The Eastern Sea: Walking in the Air
Matt Hines gets high for the holidays
By Abby Johnston,
9:07AM, Fri. Dec. 7, 2012
Matt Hines normally directs the Eastern Sea through emotive and lush folk rock, but on First Christmas, the local octet’s third's full-length, he delivers simple, meaningful Christmas arrangements. We caught up with Hines at home in Austin to talk about that certain “high” only holiday music gives.
Austin Chronicle: You had a lot of difficulty getting out your sophomore album Plague. What was the difference between that and new disc First Christmas?
Matt Hines: It was a night and day experience. Making First Christmas was the most effortless, easy, enjoyable experiences I’ve ever had. We did it in the middle of July in between tours. We took seven days and went into a studio in West Austin. We spent 10 hours a day in there for a week. It was way more organized than Plague.
That was so disjointed and took so long to do. This was really easy and smooth. The year was tough, but a Christmas album seemed like a great way to end it.
AC: What inspired First Christmas?
MH: I’ve been doing Christmas songs on the computer as kind of a silly holiday treat for friends and family and it made a lot of people really happy. It started where I was doing one song a day, and it was just a fun thing. We decided to do an official version. It used all of the songs that I’d done before, but just using different people and we also added some new ones. I’d never written an original Christmas composition before this record.
AC: How did you pick the classic Christmas songs on there?
MH: I guess it wasn’t really one process. Those songs were just ones that I wanted to do first. I want to do future Christmas records, but these needed to go first. “Silver Bells” and “Angels We Have Heard on High” were two I’d done three years ago, but I saw potential with them within our sound.
Our band has the tendency to do orchestral pop, so these compositions were more simplistic. And that’s how Christmas music has to be. I thought the songs I picked would fit the mood.
AC: Certain songs fit your established aesthetic well. “Walking in the Air” for instance.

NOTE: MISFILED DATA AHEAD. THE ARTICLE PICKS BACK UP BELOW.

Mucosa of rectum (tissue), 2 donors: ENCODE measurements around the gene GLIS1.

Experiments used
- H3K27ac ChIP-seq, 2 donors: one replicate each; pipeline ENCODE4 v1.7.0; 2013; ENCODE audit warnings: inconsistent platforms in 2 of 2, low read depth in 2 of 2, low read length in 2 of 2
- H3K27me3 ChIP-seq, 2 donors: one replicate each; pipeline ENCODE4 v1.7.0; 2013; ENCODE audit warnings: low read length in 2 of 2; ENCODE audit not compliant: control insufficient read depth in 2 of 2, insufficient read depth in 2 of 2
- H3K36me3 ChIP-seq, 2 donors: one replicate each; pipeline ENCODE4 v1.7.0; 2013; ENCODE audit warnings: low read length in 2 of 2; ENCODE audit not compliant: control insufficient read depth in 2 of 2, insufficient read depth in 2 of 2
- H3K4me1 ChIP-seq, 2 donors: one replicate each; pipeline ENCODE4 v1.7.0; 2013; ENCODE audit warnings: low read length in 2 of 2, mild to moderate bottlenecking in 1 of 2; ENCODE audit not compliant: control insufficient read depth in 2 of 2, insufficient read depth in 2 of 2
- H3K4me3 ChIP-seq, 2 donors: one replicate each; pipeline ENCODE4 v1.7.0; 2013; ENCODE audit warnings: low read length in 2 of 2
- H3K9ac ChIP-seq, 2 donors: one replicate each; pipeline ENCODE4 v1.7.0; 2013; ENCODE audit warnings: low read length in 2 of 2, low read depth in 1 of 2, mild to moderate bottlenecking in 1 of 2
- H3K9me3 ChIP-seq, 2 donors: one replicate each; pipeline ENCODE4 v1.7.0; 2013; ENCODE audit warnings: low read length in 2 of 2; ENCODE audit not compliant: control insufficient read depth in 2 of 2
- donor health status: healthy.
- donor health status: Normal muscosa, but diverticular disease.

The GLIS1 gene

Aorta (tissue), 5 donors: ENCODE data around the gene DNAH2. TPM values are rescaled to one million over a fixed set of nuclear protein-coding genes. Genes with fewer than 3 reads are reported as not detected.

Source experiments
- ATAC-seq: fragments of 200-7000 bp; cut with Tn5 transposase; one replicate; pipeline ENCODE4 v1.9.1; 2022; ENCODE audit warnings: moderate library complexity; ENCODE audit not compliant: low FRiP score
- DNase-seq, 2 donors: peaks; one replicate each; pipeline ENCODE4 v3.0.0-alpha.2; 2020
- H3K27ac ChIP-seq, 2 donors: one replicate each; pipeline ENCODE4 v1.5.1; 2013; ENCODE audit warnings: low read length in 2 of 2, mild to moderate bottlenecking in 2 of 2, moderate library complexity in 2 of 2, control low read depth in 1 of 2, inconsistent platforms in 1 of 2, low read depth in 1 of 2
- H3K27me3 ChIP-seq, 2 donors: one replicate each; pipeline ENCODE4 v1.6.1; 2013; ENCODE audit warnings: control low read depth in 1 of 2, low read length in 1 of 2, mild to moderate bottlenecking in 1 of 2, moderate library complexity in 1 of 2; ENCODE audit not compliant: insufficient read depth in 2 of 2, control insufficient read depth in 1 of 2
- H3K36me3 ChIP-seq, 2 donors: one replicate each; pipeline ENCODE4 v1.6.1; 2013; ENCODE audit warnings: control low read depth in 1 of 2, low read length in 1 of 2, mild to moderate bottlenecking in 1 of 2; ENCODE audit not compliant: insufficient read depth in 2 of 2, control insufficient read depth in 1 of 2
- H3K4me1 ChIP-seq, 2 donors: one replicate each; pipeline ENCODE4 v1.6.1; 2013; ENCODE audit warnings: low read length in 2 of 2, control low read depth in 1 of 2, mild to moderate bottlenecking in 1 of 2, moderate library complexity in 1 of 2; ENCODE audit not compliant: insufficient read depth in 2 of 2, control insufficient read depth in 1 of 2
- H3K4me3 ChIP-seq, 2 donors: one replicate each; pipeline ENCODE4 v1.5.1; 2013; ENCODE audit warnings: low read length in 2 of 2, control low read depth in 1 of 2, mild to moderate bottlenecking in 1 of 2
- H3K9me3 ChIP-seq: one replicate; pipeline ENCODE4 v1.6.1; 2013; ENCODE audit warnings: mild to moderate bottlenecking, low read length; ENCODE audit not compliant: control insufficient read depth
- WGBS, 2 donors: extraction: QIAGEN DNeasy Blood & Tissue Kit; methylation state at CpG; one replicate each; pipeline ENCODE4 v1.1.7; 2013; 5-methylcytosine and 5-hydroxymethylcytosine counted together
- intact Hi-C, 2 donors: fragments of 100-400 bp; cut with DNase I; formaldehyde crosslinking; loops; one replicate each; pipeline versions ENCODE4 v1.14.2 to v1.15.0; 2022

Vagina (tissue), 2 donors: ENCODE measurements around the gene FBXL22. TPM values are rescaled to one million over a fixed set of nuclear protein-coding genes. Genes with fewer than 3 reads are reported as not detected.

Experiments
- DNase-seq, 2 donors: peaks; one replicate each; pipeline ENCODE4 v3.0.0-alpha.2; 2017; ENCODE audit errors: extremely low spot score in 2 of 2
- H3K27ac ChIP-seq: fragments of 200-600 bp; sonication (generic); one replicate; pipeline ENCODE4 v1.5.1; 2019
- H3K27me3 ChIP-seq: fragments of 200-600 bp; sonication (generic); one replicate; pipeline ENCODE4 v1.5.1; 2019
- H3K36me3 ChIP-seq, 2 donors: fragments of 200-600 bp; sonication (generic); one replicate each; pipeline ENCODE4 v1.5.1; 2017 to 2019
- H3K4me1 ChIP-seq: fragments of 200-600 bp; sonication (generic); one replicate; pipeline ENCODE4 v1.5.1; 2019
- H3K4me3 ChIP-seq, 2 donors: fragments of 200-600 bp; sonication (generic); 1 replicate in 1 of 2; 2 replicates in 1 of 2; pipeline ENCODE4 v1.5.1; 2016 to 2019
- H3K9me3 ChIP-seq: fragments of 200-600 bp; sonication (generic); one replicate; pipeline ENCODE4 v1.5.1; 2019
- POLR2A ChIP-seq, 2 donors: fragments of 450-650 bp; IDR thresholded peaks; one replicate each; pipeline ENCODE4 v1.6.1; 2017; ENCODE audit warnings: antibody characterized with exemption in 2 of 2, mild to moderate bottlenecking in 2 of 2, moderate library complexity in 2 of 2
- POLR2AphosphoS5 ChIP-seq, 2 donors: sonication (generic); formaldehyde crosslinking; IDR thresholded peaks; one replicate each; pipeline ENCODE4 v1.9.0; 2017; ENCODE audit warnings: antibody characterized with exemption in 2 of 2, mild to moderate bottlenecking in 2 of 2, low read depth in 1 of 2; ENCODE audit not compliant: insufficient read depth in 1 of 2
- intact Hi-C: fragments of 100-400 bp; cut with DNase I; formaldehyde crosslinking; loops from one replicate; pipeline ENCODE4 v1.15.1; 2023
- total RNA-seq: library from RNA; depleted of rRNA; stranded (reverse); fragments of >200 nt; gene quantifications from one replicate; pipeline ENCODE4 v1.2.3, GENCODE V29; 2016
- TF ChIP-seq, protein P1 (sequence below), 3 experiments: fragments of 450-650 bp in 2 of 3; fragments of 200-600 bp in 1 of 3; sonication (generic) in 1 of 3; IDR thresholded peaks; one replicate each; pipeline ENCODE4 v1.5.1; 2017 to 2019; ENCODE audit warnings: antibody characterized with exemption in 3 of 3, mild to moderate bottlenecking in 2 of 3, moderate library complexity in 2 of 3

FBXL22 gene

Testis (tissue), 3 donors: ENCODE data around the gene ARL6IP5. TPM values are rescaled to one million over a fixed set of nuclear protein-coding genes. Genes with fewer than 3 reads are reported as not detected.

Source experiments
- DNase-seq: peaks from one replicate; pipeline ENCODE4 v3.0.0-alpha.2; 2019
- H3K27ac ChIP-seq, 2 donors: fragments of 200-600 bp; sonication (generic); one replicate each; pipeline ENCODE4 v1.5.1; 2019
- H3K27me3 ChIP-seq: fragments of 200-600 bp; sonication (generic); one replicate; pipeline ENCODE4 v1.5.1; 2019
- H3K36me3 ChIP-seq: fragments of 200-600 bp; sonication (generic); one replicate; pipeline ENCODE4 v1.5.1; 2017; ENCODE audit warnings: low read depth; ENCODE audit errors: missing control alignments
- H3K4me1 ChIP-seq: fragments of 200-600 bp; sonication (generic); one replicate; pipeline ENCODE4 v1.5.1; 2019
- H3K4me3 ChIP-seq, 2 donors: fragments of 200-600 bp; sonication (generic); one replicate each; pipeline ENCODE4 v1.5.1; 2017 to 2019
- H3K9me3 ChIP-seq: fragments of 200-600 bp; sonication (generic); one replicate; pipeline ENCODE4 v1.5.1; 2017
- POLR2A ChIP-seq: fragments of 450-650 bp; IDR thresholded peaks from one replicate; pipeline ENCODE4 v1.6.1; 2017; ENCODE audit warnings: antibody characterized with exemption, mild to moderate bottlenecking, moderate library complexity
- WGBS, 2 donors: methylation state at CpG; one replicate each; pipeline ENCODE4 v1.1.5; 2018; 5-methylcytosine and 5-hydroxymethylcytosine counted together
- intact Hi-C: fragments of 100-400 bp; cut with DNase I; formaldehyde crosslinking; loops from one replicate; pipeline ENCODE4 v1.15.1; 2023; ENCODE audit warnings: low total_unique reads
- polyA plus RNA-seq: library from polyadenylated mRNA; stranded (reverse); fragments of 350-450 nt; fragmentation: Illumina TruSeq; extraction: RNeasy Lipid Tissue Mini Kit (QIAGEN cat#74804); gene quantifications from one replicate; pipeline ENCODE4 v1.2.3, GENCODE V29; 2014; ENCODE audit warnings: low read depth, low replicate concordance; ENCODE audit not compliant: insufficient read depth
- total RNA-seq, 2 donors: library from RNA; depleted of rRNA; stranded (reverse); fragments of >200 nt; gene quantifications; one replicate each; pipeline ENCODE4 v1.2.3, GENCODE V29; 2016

MH: That is my favorite song by far. That is a really important song for me personally. A lot of these songs are important for me. I grew up with a lot of these pretty embedded in my Christmas experience. My dad really loves the animated movie The Snowman, so “Walking in the Air” was really for him.
I was really into the arrangement of the demo I did of that last year. Kind of this chugging, Latin-horseback-riding feel. It was this old school landscape of Mexican mariachi. I know it sounds silly, but that’s what I was thinking when I arranged it. Obviously that’s far off from the original song, but we tried to make our mark on the songs, which can be difficult with classics. Songs like “Walking in the Air” meshed with our aesthetic.
AC: Was it harder to adapt longstanding Christmas songs or write your own?
MH: I think it’s harder to put a spin on a classic song. Let’s put it this way, writing your own Christmas song is trying to take the drug that people put in their veins when listening to Christmas music. You’re trying to deliver a certain feeling – melancholy, joy, family time, whatever people feel around Christmas time.
When you’re writing your own, you have to tap into that feeling, but when you’re adapting an old tune you have to get into what the original possessed. A lot of popular musicians adapt Christmas songs and try to change it too much. I wanted to achieve the exact same feeling that you get when you listen to “The Little Drummer Boy.” That same drug-induced Christmas feeling.
AC: Kind of like that feeling after a few too many glasses of eggnog.
MH: Yeah, it’s kind of a happy-sad feeling that you get when you think about the people that you love. You long for a feeling that you felt before. It has a lot to do with nostalgia, but the dangerous part about Christmas music is that you border on oversaturated sentimentality. That was something that I wanted to watch out for when making this record.
Our last couple of releases have lots of heavy, emotional stuff in them. I wanted to do a lighthearted thing. There was definitely a purpose in making this. It shows we have a sense of humor. We can be creative without being heavy. It can be a complicated process, especially for us as a new band on a national scene.
We’re still trying to convince people that we do good work, so doing a Christmas record could have been a dangerous move. We just want to show people that we’re willing to work and not sit around.